The Noda Institute for Scientific Research (NISR) was established in 1942 on the basis of a fund provided by the Noda Soy Sauce Co., Ltd. (presently the Kikkoman Corporation) in Noda City, Chiba Prefecture, Japan, and approved by the Japanese Ministry of Education on January 31st of the same year. The purpose of NISR was defined in the articles of its establishment as follows; ‘This foundation is intended to carry out research primarily concerning fermentation chemistry to advance the growth of the industry and, thereby, to contribute to the development of science, technology, and culture.’ When we began actual research activities back in 1946, just after World War II, the making of brewed soy sauce was far from being understood scientifically. For that reason, we decided to concentrate on basic research concerning soy sauce. Since then we have uncovered the underlying mechanisms of soy sauce production, clarifying what microorganisms are involved and just how they are involved in the brewing process of soy sauce. This resulted in making it possible to produce high-quality soy sauce anytime, anywhere, and contributed not only to the establishment of Kikkoman’s United States factory in 1973, but also the other collaborative factories for soy sauce production constructed at various sites in Japan. Therefore, the whole quality of soy sauce produced by the Japanese soy sauce industry was markedly improved.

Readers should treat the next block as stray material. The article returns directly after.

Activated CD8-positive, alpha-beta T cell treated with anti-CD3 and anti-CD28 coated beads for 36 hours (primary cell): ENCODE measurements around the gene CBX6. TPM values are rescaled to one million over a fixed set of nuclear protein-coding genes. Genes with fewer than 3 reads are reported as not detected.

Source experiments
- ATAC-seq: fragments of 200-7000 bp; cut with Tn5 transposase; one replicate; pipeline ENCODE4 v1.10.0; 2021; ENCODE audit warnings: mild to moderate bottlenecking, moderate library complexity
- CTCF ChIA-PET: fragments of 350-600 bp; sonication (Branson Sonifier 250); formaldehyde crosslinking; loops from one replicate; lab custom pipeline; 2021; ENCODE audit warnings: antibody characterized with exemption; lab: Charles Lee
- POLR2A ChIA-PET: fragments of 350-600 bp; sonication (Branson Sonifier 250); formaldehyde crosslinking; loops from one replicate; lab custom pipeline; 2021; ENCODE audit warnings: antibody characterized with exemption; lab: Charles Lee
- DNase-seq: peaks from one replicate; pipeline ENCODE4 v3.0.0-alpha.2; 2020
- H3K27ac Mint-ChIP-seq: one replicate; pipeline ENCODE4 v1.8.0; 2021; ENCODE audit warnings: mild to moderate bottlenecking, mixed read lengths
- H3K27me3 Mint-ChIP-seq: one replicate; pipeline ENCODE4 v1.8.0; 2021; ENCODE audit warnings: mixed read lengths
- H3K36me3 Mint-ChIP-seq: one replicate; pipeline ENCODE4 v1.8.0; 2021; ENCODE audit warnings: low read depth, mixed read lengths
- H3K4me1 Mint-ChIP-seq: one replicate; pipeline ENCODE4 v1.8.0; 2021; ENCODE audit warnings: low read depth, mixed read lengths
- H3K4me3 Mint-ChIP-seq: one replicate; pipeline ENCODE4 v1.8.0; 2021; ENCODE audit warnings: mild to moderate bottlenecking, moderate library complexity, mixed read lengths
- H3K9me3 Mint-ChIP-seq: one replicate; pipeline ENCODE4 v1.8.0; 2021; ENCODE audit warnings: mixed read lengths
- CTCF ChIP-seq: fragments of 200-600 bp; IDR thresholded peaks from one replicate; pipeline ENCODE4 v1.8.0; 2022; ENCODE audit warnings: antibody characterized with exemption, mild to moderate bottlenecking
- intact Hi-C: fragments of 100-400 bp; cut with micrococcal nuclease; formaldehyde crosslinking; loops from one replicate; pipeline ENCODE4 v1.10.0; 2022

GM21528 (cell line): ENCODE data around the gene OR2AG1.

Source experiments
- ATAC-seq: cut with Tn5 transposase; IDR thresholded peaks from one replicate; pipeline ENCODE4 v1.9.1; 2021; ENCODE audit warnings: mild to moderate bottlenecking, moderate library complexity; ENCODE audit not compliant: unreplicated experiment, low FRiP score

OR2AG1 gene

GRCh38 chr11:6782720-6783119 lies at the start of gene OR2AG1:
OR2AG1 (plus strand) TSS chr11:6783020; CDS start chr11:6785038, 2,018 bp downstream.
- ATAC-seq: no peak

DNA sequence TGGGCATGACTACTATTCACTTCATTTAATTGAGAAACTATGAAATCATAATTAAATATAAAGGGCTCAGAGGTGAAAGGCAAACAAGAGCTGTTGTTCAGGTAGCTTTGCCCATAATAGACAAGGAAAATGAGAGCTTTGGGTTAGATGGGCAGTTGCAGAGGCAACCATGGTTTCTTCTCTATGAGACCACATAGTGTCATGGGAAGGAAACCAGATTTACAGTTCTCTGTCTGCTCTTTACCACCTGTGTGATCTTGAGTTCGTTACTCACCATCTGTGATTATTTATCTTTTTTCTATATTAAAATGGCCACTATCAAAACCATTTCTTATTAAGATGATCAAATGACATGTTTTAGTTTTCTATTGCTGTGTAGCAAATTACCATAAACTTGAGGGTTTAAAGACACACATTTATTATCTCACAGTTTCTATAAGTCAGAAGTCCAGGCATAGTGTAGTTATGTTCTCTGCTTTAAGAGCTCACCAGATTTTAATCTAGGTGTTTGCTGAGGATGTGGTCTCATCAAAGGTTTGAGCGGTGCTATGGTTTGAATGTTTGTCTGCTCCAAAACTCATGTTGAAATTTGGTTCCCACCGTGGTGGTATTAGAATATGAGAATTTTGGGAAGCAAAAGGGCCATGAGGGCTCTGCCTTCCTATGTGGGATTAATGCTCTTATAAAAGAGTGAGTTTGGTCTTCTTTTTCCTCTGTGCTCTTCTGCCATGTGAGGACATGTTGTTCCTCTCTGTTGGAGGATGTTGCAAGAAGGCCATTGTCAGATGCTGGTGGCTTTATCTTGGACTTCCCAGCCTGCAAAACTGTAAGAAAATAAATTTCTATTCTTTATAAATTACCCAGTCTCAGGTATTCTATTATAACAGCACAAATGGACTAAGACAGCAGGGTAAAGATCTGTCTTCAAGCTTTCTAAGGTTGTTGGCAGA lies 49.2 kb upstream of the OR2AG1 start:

Our research interest in microorganisms for the production of soy sauce has since changed to enzymes produced by microorganisms. This has led to the discovery of various new enzymes, most of which are now used for clinical diagnosis. In addition, research on gene manipulation began in 1976 and resulted in the development of a unique host vector system (sleeper vector), which allowed for industrial mass production of desired enzymes. Furthermore, on the basis of recent progress in the biotechnology field, we are exploring new possibilities regarding higher organisms as well as microorganisms.
In 2000, NISR changed the direction of its research and focused on the study of microorganisms used in soy sauce brewing and also began a grant project, which supports a research fund in the field of applied biology for the development of the fermentation and brewing industry.